Wolff: What we admire about radio theatre is the way the medium allows for the audience’s heightened captivation with the text. Experiential theatre transforms familiar spaces into other worlds, bending time, space and expectation. What we hope to have built with The Swell is an audience-autonomous adventure wherein the audience can choose the depth of their submersion into the world of the play.

Review Fix: What did you learn about yourself through this process? 

Miller: We learned that being a perfectionist as a theatre-artist can be a beast in a medium in which you can control aspects of the performance, down to the second, through the editing process. Nevertheless, just like in the theatre, there is a point at which you must release expectation and trust that the work speaks for itself. We also learned that we could rely on the generosity of spirit of our theatrical community to believe in the forces of innovation to move us forward.

Review Fix: What are your ultimate goals for this production and for the future?

Wolff: We would love to one day be able to amalgamate all “Acts” of The Swell into an album of audio adventures for one. We believe The Swell lives beyond the days of COVID, as an alternative refraction to the pre-Covid theatre. This journey has only just begun.

Review Fix: What’s next?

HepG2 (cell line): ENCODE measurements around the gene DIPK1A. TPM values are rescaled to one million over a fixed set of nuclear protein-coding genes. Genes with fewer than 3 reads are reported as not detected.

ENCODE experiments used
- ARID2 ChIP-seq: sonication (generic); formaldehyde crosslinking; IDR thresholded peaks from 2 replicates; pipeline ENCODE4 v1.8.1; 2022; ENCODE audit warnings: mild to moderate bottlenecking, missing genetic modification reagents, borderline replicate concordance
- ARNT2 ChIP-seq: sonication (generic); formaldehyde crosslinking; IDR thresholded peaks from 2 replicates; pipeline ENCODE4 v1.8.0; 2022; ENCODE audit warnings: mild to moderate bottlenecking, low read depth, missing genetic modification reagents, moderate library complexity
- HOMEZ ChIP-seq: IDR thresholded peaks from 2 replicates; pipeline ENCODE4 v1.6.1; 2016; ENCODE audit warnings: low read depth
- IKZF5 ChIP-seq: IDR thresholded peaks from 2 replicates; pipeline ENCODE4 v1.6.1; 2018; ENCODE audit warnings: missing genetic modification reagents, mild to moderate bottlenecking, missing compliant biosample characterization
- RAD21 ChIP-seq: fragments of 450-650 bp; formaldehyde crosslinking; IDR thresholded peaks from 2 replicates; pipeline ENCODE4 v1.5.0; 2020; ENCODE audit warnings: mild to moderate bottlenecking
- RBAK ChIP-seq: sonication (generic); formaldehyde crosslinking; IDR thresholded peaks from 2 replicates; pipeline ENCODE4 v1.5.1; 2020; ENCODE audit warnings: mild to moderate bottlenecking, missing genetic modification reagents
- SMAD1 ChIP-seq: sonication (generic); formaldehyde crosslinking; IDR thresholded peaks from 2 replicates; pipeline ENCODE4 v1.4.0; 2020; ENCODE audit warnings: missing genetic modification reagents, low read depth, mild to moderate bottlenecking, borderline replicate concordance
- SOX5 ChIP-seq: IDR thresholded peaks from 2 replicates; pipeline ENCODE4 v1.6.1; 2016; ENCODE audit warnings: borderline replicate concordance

Miller: Refracted is excited to be jumping into pre-production for our next project. Homeless Garden is a newly commissioned adaptation of Chekhov’s The Cherry Orchard written by Matt Minnicino and co-Developed by Refracted’s Artistic Director Graham Miller. Homeless Garden is a future-tinted explosion of Anton Chekhov’s heartrending and gutbusting social satire for 2020 about generations, greenhouse gases, class, hope, and how we reckon with the inevitable. 

How are we doing this? Good Question. We have an idea! It’s a combination of an episodic audio series, a socially distanced outdoor activation and masked panto-theatre and we think this might just be one road to the future. This workshop is expected to premiere in October under the direction of Graham Miller. Casting will begin shortly for a fully virtual rehearsal process. We’re looking for vocal and physical actors (for multiple casts) who will bring this story to life in the weirdest way possible.

You can also expect new episodes of The Swell rolling out in the coming months! Stay up on what we’re doing by visiting www.refractedco.com and follow us on social media at @refractedco.

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About Patrick Hickey Jr. 9968 Articles
Patrick Hickey Jr. is the Founder, Editor-in-Chief, Master Jedi and Grand Pooh-bah of ReviewFix.com and is the author of the book, "The Minds Behind the Games: Interviews with Cult and Classic Video Game Developers," from leading academic and non-fiction publisher McFarland and Company. He is currently the Assistant Director of the Journalism Program at Kingsborough Community College and is a former News Editor at NBC Local Integrated Media and a National Video Games Writer at the late Examiner.com. He has also had articles and photos published in The New York Times, The New York Daily News, Complex and The Syracuse Post-Standard. Love him. Read him.